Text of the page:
Cross-posted from Think Progress. After winning the GOP nomination for the California U.S. Senate race last week, former Hewlett-Packard CEO Carly Fiorina has been quick to tout her chief executive credentials in her race against Sen. Barbara Boxer (D-CA). While claiming to fight for “millions of Californians [that] are struggling without a job,” Fiorina has mounted a fierce defense of her record off-shoring American jobs and has glossed over her rocky tenure at Hewlett Packard. Portfolio named Fiorina one of the 20 worst CEO’s of all time, saying she was “busy pontificating on the lecture circuit and posing for magazine covers while her company floundered.” And Fiorina’s even gone as far as saying that “of course” she would still cut 10,000 jobs, like she did in 2003, if she were the HP CEO today. Moreover, the former HP CEO has made a concerted effort to criticize the stimulus package, asserting the economic recovery act “has done nothing” for unemployment in California. In Sacramento on Wednesday, Fiorina reiterated her misguided rhetoric at a press conference held at Rex Moore Electrical Contractors & Engineers, a Sacramento electrical company:
“If you’re a business owner and there are stimulus dollars that might help your customers buy more of your product or might help you, of course you’re going to accept the stimulus dollars,” Fiorina said. “But that is not an argument that the stimulus package has worked because the stimulus package clearly, factually, manifestly has failed because people are losing their jobs for every single dollar that’s out there.”
Interestingly, both Rex Moore and the window-making plant Fiorina’s campaign visited yesterday both benefited from stimulus funds — the first receiving $447,000 subcontract through the program and the latter advertising that customers could receive energy tax credits. The New York Times also reported that there is another California business benefiting from the Recovery act: Fiorina’s former company, Hewlett-Packard. The Times called this “the kind of benefit to private industry that Fiorina says has been missing from the stimulus program. ” As The Wonk Room’s Pat Garofalo has pointed out, the Senatorial candidate’s “only real solution to anything is to cut taxes. But that doesn’t do much good for those who are already out of work and have no taxable income, and it doesn’t spur demand that will give businesses more customers and thus a reason to expand.” Additionally, while Fiorina argues “people are losing their jobs” because of the stimulus, she clearly fails to recognize the stimulus’ positive impact in California. Although the Golden State is undeniably still struggling economically, the more than 70,000 jobs created as a result of the stimulus are difficult to ignore. Furthermore, according to the Congressional Budget Office, the Recovery act has already saved or created 2.8 million jobsan estimated 3.7 million by September.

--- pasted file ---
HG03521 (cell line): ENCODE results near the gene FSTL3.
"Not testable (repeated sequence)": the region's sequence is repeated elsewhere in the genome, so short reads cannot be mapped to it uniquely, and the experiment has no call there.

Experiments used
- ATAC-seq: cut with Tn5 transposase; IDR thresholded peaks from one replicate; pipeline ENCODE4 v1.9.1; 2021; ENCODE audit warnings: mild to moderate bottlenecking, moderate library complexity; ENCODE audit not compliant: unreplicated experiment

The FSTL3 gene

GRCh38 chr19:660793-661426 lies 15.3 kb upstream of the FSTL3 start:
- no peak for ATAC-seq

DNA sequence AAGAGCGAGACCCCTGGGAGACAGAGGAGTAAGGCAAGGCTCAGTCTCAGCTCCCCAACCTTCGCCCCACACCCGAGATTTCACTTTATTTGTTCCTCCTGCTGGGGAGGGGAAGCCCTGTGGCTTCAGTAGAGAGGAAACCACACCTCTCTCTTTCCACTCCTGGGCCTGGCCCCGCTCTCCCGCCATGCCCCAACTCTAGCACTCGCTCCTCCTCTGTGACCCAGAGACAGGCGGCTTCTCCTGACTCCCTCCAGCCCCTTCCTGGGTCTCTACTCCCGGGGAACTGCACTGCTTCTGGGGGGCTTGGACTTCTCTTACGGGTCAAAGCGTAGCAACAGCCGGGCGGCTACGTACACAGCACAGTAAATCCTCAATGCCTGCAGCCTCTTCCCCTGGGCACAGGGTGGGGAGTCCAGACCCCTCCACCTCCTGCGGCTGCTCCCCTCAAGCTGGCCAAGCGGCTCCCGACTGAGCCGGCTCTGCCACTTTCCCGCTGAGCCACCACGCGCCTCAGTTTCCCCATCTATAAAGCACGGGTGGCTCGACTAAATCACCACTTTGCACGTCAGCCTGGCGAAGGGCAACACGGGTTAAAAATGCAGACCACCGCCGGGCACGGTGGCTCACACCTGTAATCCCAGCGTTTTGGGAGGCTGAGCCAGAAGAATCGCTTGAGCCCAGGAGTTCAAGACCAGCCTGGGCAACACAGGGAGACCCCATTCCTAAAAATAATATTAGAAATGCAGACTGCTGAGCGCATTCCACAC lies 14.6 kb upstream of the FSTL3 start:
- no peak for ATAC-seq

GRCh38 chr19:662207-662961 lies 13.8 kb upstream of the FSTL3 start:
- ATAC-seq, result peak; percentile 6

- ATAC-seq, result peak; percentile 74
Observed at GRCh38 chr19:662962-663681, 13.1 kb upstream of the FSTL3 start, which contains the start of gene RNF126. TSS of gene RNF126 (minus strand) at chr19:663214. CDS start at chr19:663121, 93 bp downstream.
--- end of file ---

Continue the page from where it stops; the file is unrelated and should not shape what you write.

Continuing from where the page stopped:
This post originally appeared on Think Progress. Earlier this morning, Rep. Joe Barton (R-TX) called the $20 billion escrow fund BP agreed to set up yesterday to pay for oil spill damages a “slush fund” resulting from a “shakedown” by the White House. Though many conservatives agree with Barton, House Minority Leader John Boehner (R-OH) refused to endorse Barton’s position. Now, Rep. Jeff Miller (R-FL) has called for Barton to step down as the ranking member of the Energy and Commerce Committee because of his comments:
Rep. Jeff Miller (R-Fla.), whose Pensacola district is among the most-impacted areas in the Gulf by the oil spill, condemned Barton for apologizing to BP CEO Tony Hayward during a committee meeting on Thursday. “I condemn Mr. Barton’s statement. Mr. Barton’s remarks are out of touch with this tragedy and I feel his comments call into question his judgment and ability to serve in a leadership on the Energy and Commerce Committee,” Miller said in a statement. “He should step down as Ranking Member of the Committee.”